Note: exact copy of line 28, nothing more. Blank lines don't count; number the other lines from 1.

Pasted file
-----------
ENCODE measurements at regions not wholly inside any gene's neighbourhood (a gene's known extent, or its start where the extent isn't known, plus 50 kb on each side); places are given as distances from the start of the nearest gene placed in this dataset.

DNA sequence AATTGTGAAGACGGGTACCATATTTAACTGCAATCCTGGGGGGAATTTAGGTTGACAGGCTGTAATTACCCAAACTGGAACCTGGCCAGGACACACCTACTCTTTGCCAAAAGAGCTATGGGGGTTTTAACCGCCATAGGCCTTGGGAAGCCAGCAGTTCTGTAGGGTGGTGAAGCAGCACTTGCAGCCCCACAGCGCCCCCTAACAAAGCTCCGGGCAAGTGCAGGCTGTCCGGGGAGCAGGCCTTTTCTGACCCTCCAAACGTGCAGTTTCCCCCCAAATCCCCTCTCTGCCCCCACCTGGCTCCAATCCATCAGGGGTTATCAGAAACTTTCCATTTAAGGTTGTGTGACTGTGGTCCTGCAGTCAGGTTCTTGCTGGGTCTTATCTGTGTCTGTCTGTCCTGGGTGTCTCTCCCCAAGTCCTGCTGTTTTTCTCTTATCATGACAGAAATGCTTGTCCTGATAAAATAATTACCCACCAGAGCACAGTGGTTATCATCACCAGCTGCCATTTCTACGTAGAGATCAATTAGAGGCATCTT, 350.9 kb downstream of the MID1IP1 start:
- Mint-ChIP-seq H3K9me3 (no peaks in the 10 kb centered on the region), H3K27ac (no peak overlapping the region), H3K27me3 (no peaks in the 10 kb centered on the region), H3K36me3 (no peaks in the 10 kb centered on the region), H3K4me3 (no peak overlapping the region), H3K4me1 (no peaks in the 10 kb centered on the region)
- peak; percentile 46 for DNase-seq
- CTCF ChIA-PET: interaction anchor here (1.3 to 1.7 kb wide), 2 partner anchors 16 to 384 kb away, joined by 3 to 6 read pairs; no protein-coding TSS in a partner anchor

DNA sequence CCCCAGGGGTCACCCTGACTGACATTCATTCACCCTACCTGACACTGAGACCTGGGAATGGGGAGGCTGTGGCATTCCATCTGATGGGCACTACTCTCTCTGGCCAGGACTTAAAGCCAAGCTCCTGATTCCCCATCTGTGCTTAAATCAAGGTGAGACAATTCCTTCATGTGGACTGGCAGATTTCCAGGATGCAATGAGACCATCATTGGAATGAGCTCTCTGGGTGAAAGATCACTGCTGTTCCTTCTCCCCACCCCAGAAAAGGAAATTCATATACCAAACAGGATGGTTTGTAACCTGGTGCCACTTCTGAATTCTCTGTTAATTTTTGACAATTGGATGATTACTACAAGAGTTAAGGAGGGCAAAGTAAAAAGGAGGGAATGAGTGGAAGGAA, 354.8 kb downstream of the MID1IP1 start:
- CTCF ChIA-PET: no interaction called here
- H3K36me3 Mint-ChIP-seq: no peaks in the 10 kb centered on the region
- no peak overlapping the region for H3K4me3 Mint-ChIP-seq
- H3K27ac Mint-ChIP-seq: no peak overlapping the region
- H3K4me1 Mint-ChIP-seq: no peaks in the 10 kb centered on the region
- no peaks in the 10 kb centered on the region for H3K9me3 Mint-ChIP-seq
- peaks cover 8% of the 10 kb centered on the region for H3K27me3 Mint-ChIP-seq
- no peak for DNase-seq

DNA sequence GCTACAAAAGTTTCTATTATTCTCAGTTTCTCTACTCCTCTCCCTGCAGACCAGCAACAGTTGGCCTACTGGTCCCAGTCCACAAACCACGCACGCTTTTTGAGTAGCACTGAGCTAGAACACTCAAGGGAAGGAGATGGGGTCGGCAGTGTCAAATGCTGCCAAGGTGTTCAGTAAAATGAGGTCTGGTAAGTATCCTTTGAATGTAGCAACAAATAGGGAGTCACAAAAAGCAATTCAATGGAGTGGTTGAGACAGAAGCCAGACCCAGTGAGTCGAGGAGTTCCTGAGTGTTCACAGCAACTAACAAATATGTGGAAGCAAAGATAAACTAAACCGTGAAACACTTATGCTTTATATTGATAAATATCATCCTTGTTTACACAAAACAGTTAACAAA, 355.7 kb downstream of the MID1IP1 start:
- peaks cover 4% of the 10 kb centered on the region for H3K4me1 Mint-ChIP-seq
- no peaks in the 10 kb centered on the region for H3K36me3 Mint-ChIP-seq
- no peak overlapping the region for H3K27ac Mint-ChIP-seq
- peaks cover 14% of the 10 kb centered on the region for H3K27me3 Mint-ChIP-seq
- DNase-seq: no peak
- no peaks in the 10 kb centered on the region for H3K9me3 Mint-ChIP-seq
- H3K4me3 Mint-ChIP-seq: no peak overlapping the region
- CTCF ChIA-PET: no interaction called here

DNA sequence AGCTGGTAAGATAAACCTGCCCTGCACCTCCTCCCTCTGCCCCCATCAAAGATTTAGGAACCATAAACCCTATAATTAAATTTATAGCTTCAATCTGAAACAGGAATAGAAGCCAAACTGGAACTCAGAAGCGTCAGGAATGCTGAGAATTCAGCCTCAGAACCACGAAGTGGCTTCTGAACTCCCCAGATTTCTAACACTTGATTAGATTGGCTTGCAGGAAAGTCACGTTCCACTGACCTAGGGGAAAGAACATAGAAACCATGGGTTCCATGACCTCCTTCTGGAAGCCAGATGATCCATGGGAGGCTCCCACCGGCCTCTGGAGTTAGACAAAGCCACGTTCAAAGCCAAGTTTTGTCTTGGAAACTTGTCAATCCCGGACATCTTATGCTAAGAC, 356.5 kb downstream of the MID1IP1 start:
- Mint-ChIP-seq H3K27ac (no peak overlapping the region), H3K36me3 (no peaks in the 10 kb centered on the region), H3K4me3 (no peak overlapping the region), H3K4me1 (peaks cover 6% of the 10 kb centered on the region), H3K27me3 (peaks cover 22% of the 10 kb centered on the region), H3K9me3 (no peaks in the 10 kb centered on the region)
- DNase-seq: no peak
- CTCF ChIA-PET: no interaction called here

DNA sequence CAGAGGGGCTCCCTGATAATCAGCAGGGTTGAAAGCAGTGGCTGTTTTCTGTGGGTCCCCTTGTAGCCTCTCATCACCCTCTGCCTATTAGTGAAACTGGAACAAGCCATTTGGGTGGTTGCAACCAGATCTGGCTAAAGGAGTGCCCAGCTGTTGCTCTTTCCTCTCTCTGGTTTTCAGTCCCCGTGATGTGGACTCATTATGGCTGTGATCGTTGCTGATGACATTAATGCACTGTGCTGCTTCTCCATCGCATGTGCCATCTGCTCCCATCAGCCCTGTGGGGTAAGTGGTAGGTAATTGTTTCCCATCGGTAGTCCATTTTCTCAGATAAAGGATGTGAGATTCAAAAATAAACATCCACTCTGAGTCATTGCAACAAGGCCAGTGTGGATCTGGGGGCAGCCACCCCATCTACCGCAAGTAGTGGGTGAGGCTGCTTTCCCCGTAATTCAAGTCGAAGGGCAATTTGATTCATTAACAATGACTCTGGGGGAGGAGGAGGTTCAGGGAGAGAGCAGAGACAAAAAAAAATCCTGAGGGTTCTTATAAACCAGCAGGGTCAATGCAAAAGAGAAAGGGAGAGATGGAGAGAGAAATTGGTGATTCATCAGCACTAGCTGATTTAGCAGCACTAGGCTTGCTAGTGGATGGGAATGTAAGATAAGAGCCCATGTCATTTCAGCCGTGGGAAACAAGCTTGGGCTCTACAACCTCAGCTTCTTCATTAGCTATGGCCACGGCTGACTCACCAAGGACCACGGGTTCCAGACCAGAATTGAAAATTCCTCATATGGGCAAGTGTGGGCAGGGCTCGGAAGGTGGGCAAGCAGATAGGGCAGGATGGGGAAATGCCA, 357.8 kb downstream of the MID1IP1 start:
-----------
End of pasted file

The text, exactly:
DNA sequence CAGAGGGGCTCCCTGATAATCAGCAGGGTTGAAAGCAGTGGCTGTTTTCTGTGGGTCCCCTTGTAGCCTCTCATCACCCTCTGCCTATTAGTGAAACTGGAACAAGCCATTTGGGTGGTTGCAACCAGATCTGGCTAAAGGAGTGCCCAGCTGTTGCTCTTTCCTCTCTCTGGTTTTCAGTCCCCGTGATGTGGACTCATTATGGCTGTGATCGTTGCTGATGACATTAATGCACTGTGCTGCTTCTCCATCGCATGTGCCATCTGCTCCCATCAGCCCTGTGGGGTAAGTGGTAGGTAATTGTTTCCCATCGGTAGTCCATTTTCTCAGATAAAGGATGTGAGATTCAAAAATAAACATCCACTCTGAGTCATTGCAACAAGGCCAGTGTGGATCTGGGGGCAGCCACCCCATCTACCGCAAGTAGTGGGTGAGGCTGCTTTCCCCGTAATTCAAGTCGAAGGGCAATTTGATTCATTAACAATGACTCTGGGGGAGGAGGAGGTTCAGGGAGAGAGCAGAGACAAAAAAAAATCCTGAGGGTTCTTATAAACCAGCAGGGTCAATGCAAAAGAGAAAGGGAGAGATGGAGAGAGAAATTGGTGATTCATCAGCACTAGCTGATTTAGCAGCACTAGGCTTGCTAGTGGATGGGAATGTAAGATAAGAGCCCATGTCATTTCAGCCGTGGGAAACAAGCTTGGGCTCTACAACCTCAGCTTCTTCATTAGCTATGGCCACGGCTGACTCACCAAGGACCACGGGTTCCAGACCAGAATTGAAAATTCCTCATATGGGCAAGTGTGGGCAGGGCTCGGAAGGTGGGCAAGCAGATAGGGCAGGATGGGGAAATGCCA, 357.8 kb downstream of the MID1IP1 start: